A mad scientist made Judge Patrick Naugle human.
Be amazed—or disappointed—at where the human race came from!
What makes us…well, "us"? In other words, what makes us human? Nova: Science Now explores this idea with four segments about how the human race turned out the way it did, packaged as What Makes Us Human?. In "Neanderthals 'R' Us" we find out that humans and our ancestors, the Neanderthals, may have "gotten jiggy with it," and we each may have Neanderthal DNA flowing through our veins. In "Stone Age Language Mystery" we look at how language may have been used primitively by our ancestors. "Evolution of Laughter" takes a look at how babies giggling isn't just adorable but also a possible survival instinct. Finally, there's "Profile: Zeresenay Alemseged," about an Ethiopian anthropologist who discovers the world's oldest human fossil bones—over 3.3 million years old!
What Makes Us Human? is a brief but interesting show about how humans evolved into our present selves. It's based on science and data and presented in an amusing way with host David Pogue. The show presents theories on how we developed language and how laughter is something that keeps us alive; since human babies are the weakest and least to survive on their own, their laughter keeps their parents continuing to come back to make sure they don't perish (otherwise, much like gerbils, they'd probably eat their young). The fact that we all have Neanderthal DNA inside of us is fascinating; while we want to think of ourselves as evolved, intelligent beings, the sobering fact is that our forefathers were having sex with big browed cave people (this would sufficiently explain the Kardashian family). In one sequence they show a set of monkeys from orangutans to gorillas and how, as each moves closer to our DNA strand, their laughter sounds more like a human laugh.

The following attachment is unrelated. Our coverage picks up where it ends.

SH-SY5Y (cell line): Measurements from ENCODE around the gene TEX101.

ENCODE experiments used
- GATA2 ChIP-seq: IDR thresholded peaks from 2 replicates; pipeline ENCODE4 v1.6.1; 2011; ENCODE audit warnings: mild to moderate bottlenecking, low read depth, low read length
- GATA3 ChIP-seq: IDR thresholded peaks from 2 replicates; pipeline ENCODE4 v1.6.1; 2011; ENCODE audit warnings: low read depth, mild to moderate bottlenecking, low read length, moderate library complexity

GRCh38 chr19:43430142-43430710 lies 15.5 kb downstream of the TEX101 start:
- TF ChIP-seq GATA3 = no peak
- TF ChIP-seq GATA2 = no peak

The host of What Makes Us Human? is writer David Pogue (who works for The New York Times), who makes everything light and breezy. Although I didn't find Pogue to be overly amusing (a lot of his jokes fall flat), he's an amiable personality who makes all the jargon and technical science stuff go down a lot easier for us laymen. This DVD is fairly short; it lasts a scant hour, with each section given around 15 minutes of focus. The most interesting segment in What Makes Us Human? is the one featuring Zeresenay Alemseged's story; Alemseged grew up in the impoverished Ethiopia and, against all odds, went on to become a leading scientist making huge strides in connecting modern-day humans to our ancestors. Alemseged's story is intriguing and far worthier of just a single short 15-minute segment.
What Makes Us Human? is a quick overview of our scientific history. There's nothing too astonishing, but it's entertaining enough that the time passes rather quickly. Kids will eat up the facts, as well as the scene where the host is dressed in Hollywood makeup to take to the street as a Neanderthal. What Makes Us Human? is recommended to anyone who has ever wondered where we came from and, jointly, where the human race might be headed.
What Makes Us Human? is presented in 1.85:1 anamorphic widescreen. The transfer looks good but is nothing spectacular; this is an interview-driven series, so the images don't have a lot of pop. The soundtrack is presented in Dolby Digital 2.0 Stereo. The dialogue, music, and effects work is clearly distinguishable, which is about all that's warranted for a DVD like this. Also included on this disc are English subtitles.
There are no extra features included on this disc.
Worth a rental, if you're into history and science.
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